The economy is showing scattered signs of improvement but remains generally sluggish, according to the latest Beige Book report released by the

Federal Reserve


There was no sign of deterioration in any the Fed districts, and all 12 districts showed some signs of increased economic activity, the report said.

The Dallas, Kansas City, New York and Minneapolis districts reported improvements. Philadelphia and Cleveland reported conditions as "mixed," while other the other six saw "sluggish, subpar, or subdued economic growth."

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While the report, a compilation of data collected before June 2, doesn't signal a definite recovery, it was a marked improvement of the last report from April 23, which showed some signs of economic deterioration due to bad weather and war jitters.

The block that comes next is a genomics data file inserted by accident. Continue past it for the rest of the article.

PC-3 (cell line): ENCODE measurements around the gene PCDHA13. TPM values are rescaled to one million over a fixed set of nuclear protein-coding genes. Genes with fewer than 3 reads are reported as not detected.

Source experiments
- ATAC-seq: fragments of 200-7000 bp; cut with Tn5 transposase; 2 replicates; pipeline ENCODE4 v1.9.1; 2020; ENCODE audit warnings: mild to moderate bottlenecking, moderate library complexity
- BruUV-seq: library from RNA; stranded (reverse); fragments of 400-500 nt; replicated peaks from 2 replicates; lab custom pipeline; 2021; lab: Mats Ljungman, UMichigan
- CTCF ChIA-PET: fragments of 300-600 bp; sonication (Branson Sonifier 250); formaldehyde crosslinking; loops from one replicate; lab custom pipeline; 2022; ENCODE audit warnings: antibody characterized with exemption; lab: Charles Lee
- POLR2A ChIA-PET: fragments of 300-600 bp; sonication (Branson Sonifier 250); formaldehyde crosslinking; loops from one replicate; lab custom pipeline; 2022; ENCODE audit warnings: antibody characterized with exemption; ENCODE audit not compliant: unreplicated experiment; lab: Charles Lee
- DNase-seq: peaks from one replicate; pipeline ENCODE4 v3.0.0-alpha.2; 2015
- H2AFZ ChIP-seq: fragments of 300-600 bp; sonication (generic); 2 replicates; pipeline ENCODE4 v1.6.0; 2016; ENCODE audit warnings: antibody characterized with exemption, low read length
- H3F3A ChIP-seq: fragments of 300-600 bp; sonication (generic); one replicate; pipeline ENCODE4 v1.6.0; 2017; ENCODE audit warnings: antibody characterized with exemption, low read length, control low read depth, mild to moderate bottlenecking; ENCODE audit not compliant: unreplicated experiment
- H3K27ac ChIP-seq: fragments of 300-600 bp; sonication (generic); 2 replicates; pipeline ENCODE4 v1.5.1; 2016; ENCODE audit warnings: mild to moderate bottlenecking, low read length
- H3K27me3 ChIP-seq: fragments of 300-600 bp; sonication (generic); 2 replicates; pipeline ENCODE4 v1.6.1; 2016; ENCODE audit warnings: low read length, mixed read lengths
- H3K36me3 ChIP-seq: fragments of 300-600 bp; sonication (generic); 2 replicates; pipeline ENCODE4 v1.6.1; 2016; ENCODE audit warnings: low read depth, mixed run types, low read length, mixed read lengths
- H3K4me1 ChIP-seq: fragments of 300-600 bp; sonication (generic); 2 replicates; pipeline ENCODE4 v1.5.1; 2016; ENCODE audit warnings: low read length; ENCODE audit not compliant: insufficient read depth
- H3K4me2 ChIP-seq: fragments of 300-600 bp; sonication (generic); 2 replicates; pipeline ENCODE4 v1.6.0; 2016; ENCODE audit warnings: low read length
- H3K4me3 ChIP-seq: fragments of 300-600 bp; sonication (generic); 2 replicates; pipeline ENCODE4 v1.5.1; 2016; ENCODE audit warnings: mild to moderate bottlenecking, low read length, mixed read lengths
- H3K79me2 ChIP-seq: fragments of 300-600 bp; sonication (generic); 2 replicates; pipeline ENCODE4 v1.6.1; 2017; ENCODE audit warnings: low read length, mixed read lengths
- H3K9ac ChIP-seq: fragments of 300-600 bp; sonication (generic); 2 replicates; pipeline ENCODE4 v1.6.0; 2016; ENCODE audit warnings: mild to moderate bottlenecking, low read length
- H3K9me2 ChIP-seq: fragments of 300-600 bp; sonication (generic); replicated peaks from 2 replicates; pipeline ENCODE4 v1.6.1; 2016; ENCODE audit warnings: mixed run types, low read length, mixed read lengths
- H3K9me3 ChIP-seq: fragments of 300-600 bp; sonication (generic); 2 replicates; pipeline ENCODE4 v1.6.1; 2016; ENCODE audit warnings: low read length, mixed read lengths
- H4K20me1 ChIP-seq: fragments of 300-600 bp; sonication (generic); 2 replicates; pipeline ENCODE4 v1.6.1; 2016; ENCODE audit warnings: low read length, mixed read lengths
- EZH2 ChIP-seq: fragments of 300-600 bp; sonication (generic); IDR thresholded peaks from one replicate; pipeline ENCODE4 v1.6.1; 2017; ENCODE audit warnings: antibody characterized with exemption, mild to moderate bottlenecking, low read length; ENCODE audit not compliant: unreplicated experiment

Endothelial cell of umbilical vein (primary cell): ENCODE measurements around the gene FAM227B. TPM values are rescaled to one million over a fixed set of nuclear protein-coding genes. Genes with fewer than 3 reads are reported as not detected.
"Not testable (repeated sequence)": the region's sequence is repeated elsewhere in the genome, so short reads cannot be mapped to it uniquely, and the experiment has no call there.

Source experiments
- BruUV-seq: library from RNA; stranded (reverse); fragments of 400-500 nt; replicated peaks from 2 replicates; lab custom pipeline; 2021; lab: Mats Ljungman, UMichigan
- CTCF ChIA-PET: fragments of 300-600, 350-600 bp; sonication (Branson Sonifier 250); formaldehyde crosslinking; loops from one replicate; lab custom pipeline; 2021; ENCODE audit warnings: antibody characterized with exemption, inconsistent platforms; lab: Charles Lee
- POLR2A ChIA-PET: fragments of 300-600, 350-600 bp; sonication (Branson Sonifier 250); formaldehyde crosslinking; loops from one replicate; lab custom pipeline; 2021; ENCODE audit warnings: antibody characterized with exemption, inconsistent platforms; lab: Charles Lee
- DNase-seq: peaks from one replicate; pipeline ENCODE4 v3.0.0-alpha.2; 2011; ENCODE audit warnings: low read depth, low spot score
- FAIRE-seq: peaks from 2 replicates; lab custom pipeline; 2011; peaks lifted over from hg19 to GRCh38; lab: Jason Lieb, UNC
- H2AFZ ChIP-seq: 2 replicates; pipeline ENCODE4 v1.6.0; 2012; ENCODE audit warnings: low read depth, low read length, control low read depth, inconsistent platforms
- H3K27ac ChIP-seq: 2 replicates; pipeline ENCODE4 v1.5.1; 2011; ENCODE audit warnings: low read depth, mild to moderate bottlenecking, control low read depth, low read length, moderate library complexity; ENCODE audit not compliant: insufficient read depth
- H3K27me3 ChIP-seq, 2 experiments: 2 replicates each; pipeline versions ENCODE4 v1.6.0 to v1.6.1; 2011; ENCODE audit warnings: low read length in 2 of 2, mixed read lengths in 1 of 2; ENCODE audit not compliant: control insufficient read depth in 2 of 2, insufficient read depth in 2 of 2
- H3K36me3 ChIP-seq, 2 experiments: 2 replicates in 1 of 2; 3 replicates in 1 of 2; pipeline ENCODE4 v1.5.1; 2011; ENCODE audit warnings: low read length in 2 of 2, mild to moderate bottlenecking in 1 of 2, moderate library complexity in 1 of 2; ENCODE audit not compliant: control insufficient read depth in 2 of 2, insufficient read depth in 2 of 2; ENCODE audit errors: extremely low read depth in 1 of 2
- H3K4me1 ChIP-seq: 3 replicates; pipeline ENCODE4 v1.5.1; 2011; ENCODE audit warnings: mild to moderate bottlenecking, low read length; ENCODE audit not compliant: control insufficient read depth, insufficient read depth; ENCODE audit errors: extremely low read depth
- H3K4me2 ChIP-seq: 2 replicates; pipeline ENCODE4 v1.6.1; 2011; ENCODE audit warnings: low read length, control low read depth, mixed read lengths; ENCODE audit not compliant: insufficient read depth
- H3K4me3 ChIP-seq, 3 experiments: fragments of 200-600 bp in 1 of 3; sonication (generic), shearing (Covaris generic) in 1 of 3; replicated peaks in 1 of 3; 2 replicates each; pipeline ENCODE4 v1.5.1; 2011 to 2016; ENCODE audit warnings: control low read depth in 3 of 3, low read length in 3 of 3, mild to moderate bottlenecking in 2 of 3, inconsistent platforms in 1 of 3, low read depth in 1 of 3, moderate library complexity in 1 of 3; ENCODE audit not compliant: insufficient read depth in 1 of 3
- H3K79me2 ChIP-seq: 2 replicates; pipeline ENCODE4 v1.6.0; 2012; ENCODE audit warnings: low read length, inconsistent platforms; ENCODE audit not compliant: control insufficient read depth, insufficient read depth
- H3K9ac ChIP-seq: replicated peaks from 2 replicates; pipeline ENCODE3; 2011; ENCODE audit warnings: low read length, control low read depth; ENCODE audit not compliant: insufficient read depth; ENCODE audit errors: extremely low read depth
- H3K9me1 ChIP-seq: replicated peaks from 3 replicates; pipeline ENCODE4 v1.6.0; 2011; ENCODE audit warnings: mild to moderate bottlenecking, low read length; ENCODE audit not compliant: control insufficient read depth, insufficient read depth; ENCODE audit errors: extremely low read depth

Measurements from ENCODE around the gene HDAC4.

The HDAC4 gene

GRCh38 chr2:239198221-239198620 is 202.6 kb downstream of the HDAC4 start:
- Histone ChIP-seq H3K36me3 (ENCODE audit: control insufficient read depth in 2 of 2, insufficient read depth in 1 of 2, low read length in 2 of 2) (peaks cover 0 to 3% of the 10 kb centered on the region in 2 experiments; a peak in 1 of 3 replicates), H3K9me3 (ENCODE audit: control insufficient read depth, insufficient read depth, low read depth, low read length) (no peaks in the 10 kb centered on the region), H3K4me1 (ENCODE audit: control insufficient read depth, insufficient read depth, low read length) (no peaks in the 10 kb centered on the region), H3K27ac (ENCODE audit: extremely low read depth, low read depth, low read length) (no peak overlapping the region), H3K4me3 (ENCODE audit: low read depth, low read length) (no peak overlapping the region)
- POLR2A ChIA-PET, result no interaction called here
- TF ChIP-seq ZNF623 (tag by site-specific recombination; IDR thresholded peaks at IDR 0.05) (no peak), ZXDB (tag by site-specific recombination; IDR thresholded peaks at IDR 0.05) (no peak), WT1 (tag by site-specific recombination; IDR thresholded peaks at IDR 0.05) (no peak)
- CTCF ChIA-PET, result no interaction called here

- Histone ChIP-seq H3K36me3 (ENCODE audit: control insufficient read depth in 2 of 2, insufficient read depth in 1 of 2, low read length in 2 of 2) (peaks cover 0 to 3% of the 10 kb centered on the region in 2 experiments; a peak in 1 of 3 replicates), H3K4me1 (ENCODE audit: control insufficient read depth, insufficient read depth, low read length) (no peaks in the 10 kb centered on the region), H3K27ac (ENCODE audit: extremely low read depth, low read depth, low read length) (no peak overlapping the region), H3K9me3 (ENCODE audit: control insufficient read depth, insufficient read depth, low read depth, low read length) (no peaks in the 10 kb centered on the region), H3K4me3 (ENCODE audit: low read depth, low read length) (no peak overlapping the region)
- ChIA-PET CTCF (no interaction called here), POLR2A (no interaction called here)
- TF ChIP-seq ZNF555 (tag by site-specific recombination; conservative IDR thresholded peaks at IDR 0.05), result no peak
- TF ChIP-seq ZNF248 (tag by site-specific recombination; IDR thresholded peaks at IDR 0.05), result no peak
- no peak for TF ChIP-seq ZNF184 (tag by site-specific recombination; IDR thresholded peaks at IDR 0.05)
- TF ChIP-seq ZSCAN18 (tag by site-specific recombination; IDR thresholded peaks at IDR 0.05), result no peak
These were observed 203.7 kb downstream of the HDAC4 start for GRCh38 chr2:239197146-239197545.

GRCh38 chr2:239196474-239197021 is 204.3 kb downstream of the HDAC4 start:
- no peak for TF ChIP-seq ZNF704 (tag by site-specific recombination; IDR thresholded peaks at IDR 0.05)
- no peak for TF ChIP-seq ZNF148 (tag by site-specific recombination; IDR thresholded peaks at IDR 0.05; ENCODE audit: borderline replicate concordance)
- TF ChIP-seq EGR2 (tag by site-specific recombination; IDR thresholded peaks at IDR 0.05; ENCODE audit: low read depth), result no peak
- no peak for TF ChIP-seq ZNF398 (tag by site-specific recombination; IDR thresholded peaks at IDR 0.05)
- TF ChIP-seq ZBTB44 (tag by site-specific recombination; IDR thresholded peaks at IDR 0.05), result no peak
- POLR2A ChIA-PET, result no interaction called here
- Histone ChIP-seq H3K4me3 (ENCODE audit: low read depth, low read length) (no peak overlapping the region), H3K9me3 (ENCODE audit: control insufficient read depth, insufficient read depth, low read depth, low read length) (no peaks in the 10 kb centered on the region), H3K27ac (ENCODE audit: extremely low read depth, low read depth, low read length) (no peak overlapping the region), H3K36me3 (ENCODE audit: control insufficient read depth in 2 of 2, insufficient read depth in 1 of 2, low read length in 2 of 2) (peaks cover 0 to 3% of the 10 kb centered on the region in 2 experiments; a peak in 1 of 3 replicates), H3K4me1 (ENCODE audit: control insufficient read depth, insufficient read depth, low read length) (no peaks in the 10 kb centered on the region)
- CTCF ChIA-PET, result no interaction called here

This time around, retail sales rebounded after the war, but they remained below last year's levels. The Fed saw no widespread inflationary or deflationary pressures, but prices for crude oil, fuel and some manufactured products were generally lower. Prices for tuition, state taxes, transportation and all types of insurance rose. Natural gas prices rose as well, pushing up prices of most petrochemical products to record levels.

Low mortgage rates continue to encourage residential construction and home sales in most areas, but commercial construction and real estate markets were still weak. Manufacturing activity was mixed, with some districts reporting signs of improvement since the last Beige Book, but others still seeing declines in orders. Service sector reports, although limited, suggested sluggish activity overall.

Agricultural production was hampered by wet weather in some areas, while the labor markets remained weak, with falling wages. Benefit costs continued to increase.

The Beige Book is a summary of economic activity throughout the company prepared for use by officials at the central bank's next policy meeting scheduled for June 24 and 25.